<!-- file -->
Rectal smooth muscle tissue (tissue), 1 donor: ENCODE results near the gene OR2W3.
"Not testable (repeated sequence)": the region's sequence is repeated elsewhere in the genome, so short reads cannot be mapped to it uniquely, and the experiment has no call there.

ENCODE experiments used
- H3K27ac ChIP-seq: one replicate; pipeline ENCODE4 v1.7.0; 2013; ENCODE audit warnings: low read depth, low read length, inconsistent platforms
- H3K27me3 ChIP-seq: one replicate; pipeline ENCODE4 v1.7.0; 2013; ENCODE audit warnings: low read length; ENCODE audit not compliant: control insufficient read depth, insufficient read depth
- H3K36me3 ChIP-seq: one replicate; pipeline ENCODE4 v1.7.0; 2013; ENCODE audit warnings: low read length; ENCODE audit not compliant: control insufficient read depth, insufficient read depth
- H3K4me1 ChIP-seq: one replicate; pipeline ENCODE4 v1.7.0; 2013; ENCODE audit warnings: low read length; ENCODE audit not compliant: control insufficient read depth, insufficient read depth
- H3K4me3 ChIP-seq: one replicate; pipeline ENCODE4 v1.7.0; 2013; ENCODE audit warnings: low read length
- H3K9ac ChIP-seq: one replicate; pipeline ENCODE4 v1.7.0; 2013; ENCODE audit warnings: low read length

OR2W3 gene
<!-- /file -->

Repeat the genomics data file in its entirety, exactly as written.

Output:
Rectal smooth muscle tissue (tissue), 1 donor: ENCODE results near the gene OR2W3.
"Not testable (repeated sequence)": the region's sequence is repeated elsewhere in the genome, so short reads cannot be mapped to it uniquely, and the experiment has no call there.

ENCODE experiments used
- H3K27ac ChIP-seq: one replicate; pipeline ENCODE4 v1.7.0; 2013; ENCODE audit warnings: low read depth, low read length, inconsistent platforms
- H3K27me3 ChIP-seq: one replicate; pipeline ENCODE4 v1.7.0; 2013; ENCODE audit warnings: low read length; ENCODE audit not compliant: control insufficient read depth, insufficient read depth
- H3K36me3 ChIP-seq: one replicate; pipeline ENCODE4 v1.7.0; 2013; ENCODE audit warnings: low read length; ENCODE audit not compliant: control insufficient read depth, insufficient read depth
- H3K4me1 ChIP-seq: one replicate; pipeline ENCODE4 v1.7.0; 2013; ENCODE audit warnings: low read length; ENCODE audit not compliant: control insufficient read depth, insufficient read depth
- H3K4me3 ChIP-seq: one replicate; pipeline ENCODE4 v1.7.0; 2013; ENCODE audit warnings: low read length
- H3K9ac ChIP-seq: one replicate; pipeline ENCODE4 v1.7.0; 2013; ENCODE audit warnings: low read length

OR2W3 gene